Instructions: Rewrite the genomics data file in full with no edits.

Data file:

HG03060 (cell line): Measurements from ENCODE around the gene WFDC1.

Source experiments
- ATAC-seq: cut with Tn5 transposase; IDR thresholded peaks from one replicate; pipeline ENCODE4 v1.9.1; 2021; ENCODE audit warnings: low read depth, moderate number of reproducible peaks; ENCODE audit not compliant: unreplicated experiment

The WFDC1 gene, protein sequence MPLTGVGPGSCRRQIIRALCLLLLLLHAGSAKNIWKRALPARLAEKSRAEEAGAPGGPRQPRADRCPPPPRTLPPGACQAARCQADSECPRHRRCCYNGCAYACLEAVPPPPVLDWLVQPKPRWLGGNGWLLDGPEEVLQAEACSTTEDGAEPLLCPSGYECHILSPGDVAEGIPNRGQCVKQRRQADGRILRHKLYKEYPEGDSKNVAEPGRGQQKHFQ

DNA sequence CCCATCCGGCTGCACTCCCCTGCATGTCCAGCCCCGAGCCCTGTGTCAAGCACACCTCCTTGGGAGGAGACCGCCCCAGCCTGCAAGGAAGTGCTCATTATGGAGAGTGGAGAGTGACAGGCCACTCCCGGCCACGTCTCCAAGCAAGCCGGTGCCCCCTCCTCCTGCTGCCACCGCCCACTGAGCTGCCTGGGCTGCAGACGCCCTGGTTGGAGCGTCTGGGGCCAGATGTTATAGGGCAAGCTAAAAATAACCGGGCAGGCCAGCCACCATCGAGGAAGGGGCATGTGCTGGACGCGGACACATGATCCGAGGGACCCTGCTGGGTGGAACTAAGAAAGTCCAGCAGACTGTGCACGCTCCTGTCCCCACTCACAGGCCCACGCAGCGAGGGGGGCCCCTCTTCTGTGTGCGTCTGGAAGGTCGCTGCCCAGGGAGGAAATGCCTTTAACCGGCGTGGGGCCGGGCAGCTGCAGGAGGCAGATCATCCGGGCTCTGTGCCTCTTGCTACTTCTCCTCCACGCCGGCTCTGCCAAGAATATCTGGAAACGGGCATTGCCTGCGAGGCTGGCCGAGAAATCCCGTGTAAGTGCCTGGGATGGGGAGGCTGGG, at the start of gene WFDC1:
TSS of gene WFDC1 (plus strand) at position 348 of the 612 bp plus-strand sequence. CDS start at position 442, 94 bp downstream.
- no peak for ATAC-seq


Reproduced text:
HG03060 (cell line): Measurements from ENCODE around the gene WFDC1.

Source experiments
- ATAC-seq: cut with Tn5 transposase; IDR thresholded peaks from one replicate; pipeline ENCODE4 v1.9.1; 2021; ENCODE audit warnings: low read depth, moderate number of reproducible peaks; ENCODE audit not compliant: unreplicated experiment

The WFDC1 gene, protein sequence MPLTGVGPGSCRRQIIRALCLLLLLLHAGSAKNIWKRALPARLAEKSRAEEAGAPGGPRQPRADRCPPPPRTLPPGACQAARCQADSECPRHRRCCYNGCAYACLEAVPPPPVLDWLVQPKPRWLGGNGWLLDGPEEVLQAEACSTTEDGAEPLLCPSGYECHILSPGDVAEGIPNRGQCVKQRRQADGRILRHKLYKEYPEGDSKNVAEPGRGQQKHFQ

DNA sequence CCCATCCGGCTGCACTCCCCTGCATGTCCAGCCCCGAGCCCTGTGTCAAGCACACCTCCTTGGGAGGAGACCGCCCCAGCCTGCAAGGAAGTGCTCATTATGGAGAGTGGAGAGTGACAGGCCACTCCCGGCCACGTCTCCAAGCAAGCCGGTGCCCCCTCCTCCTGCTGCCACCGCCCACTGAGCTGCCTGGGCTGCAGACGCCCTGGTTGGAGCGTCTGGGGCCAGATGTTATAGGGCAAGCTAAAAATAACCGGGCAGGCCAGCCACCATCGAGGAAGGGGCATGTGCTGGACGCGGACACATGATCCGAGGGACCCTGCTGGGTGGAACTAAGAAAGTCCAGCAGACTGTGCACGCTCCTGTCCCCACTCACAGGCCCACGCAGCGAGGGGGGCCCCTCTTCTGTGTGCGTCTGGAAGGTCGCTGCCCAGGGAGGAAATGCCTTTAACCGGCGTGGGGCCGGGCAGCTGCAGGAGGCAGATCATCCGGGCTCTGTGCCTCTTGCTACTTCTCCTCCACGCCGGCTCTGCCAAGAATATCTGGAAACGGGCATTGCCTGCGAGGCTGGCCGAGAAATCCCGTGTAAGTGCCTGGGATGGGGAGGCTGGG, at the start of gene WFDC1:
TSS of gene WFDC1 (plus strand) at position 348 of the 612 bp plus-strand sequence. CDS start at position 442, 94 bp downstream.
- no peak for ATAC-seq